Saturday, May 27, 2017

Aftermath: Ripley on Sale

So, how was it?

It was grand! We had such a good time seeing friends and catching up with some we hadn't seen in forever as well as those we get to see more often. And we sold stuff. Lots of stuff! Our goals were to clear out some older merchandise, get rid of some "why-did-I-buy-this" stuff, and to have fun. We met all of those goals and then some.

The weather was iffy. Rain and storms were predicted for the entire weekend. I bought a canopy when I saw the long-range forecast and Thursday Larry and I practiced putting it up--good thing. I can imagine the stress if we'd tried it for the first time onsite as we tried to get everything unloaded and set up.

My friend Suzy shared the space with me, and I can't give her enough thanks for all her help. All three of us were kept hopping, and her being there also allowed us all to be able to roam around and shop from time to time.

I worked late the night before the sale, getting this chalk-painted table and chairs ready to go. We ended up bringing it home with us, but it got plenty of attention. A little boy loved the folding fan in the jug, so he got it for half price, a whole 50 cents! I sold several things like that to children, or just gave it to them, because I want to encourage another generation of vintage lovers.

Larry and Suzy hard to work!

Black on black. I had a half dozen or more woven seat chairs, all painted in bright colors. They all sold! The Mail Pouch mirror got lots of lookers but no sale.

This mirror sold to a young lady in college. Mirrors are a popular item, I've found. The quilt came back home, which didn't break my heart. I often use this one here!

The bike sold at the very end of the sale as storms threatened; the wheelbarrows and ladders came home, as did that fruit crusher thingie. It was awesome to have there, just for all the conversations about it!  The high-wheel cultivator sold earlier in the morning.

I painted this tray white and tried to sell it for a year or more with no luck. So I painted it aqua and sanded it back to reveal several layers of color, and it sold quickly.

The little tables were also last-minute projects and they sold today, The chair also sold as did the white compote.

The primitive looking items were great attention-getters, which was my plan--display them in view of the street where people could see them and maybe come on in to have a closer look.

I bought some marked-down geraniums and plunked them into coffee cans for display and color. And see the little table and set of balancing scales behind the chair? I bought them early Friday from another vendor, and sold them for more than double my money before the end of the day. I hadn't intended to sell them here but oh well!

Larry re-did these wheelbarrows and they look great, but both came home with us. They go to our booths.

Smalls attracted lots of attention, especially this table of 50-cent items. At the end of the sale all these cheaper items went either to Goodwill or to a lady who does glass art. I did NOT want to bring them home with me. We sold a lot of them though so that was good, and people loved getting a bargain.

Larry makes these ladders which sell pretty well on our booths. We sold one of them at this sale. The other will go to a booth.

It's interesting to watch people at such events. There are the "experts" who want to tell you all about your stuff and are looking for big bargains. Then there are those who say "I have no room in my house for anything else!" and yet here, they are, still shopping. There are the ones who pick up pieces and say, "I played with these as a child/I remember these coming in washing powder?I drank out of these when I was a youngster." There are the men looking for tools and loving the $1.00 bin of rusty stuff, the young girls decorating their homes or planning their wedding, the children who are looking for toys. (I had several things to give away to the latter, because I remember how it was to see things and not be able to have them.) Then there are the ones who loved the painted furniture and who take photos of it so they can do the same. I'm fine with that--sharing is what I am all about.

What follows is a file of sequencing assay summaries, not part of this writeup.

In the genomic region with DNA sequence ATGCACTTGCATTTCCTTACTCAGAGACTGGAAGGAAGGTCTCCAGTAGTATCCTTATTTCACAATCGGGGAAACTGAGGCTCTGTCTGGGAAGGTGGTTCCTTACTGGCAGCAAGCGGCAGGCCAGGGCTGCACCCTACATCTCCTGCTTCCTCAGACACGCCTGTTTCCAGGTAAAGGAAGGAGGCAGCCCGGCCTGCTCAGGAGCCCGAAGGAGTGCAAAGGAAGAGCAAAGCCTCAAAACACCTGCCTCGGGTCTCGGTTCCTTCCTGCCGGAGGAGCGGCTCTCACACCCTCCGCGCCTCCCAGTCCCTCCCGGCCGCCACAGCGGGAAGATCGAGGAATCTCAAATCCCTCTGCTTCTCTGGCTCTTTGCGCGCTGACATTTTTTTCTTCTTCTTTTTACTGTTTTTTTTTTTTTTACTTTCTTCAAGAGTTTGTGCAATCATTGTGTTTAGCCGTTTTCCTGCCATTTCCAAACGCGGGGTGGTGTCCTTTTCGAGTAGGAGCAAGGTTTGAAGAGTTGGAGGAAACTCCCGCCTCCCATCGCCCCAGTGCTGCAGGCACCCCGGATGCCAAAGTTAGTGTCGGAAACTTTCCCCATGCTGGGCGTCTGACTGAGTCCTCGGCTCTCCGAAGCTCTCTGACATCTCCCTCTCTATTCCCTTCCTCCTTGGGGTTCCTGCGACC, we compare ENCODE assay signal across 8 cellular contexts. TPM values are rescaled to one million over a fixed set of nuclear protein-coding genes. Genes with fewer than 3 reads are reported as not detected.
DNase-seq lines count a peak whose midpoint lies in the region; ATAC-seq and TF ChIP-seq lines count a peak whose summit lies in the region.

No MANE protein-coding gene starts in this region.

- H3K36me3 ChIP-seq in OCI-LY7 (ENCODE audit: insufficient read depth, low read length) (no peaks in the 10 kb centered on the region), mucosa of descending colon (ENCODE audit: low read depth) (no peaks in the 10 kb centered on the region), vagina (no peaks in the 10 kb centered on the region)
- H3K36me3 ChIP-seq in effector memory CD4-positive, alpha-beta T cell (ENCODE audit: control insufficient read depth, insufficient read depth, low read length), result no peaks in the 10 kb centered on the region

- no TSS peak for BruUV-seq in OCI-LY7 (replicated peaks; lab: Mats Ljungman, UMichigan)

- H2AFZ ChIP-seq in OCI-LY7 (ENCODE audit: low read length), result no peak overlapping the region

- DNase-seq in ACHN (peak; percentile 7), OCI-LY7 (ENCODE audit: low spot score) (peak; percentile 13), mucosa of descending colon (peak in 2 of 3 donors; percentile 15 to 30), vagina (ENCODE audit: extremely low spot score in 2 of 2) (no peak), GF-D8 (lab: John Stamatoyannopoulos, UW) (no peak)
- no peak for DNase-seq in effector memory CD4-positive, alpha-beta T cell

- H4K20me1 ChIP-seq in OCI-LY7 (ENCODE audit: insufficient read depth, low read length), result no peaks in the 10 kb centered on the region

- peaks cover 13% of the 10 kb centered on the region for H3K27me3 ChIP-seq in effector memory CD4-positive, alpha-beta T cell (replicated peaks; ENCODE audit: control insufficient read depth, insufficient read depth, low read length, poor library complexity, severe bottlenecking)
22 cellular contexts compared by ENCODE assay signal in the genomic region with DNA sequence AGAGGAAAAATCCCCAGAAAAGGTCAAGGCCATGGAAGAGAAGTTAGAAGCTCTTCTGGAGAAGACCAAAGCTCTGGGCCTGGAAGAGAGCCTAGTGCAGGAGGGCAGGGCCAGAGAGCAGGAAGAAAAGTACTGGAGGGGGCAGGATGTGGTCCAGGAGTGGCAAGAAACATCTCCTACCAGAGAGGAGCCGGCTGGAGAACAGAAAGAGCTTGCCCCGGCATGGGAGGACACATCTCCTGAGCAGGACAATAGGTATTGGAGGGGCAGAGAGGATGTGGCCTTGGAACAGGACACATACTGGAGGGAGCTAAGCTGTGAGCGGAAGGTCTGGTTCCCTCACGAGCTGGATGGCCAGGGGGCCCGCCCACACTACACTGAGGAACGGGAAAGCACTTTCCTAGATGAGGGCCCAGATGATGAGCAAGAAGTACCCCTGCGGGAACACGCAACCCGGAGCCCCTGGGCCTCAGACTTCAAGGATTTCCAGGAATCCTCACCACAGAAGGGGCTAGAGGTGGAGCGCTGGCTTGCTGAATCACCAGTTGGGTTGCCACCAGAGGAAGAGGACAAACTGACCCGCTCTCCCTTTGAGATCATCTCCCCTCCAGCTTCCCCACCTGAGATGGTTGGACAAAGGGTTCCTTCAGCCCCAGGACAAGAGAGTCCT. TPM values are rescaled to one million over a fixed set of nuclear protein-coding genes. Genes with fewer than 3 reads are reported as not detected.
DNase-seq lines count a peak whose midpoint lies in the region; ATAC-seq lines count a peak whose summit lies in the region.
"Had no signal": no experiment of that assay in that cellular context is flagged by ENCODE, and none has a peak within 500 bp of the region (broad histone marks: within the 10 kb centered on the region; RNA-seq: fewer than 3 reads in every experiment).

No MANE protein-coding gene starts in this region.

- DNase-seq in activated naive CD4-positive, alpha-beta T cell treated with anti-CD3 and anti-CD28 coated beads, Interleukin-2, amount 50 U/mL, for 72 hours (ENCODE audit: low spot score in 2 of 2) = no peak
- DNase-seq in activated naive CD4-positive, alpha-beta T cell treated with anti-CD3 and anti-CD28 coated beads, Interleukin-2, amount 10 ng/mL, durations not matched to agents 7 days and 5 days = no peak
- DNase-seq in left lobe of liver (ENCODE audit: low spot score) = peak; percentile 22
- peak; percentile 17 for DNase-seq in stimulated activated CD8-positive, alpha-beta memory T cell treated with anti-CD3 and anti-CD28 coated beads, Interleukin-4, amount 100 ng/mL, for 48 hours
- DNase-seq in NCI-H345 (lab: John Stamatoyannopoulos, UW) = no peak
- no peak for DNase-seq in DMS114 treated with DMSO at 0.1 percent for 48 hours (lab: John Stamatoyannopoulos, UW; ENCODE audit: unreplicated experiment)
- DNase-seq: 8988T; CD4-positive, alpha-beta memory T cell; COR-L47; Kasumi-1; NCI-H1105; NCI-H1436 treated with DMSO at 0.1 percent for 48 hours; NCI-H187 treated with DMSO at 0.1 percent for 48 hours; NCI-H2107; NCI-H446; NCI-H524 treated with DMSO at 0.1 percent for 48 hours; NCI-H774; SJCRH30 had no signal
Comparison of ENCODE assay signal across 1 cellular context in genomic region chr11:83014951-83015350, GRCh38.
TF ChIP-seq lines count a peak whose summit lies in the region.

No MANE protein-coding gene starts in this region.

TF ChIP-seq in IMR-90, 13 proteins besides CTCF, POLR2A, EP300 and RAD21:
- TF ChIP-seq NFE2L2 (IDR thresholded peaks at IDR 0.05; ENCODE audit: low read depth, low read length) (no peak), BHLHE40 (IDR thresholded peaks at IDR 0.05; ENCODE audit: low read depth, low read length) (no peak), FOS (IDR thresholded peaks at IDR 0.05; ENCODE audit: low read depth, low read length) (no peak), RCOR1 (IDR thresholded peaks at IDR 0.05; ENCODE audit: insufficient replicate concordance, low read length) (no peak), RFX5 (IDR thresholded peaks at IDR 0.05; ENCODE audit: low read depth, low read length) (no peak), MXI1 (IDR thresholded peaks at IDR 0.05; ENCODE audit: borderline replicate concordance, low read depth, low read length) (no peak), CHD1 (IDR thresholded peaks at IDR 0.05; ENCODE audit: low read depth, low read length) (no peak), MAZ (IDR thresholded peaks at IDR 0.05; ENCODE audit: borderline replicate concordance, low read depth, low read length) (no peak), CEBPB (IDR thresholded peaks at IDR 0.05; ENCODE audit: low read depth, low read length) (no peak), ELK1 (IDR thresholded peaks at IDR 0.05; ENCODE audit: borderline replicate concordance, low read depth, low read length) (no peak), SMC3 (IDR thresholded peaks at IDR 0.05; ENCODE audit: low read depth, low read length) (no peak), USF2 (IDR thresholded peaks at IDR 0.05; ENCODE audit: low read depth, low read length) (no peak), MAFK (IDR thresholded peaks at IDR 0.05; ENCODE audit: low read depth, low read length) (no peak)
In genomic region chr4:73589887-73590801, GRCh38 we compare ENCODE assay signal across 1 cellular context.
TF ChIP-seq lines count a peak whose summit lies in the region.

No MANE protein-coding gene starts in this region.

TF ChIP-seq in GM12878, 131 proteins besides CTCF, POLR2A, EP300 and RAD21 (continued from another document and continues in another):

Amongst all of the above, there were plenty of buyers. It was a lot of work, but definitely worthwhile, and we'll do it again next year. Right now, I just want to put my feet up and celebrate the good time we had at Ripley On Sale!

Copyright Susanna Holstein. All rights reserved. No Republication or Redistribution Allowed without attribution to Susanna Holstein.


Kim@Snug Harbor said...

What a wonderful day - looks like lots of fun!

Joy@aVintageGreen said...

Thanks Sue for sharing the Ripley 2 day sale - something I have never tried so it was good to read about your experience.

Granny Sue said...

Joy, it was worth doing for sure. We sold a lot of stuff I couldn't sell in the booths went on the 50-cent table. And if it didn't sell, I gave it to a lady there who does those glass whimsies, and the rest went to Goodwill, and good riddance! We sold lots of good things too, and men had fun looking through the box of $1 rusty tools. The key is to have a little something for everyone. My friend had beanie babies for 50 cents and the children loved it because it was something they could afford. I had shabby, primitive/rustic as well as pretty and collectible items.

Granny Sue said...

It was fun, Kim! A lot of work, like setting up a whole booth for 2 days then taking it down again. But great fun.

Tipper said...

Looks like a lot of fun-wish I had been there too : ) So glad you and Larry had fun and sold a lot too!

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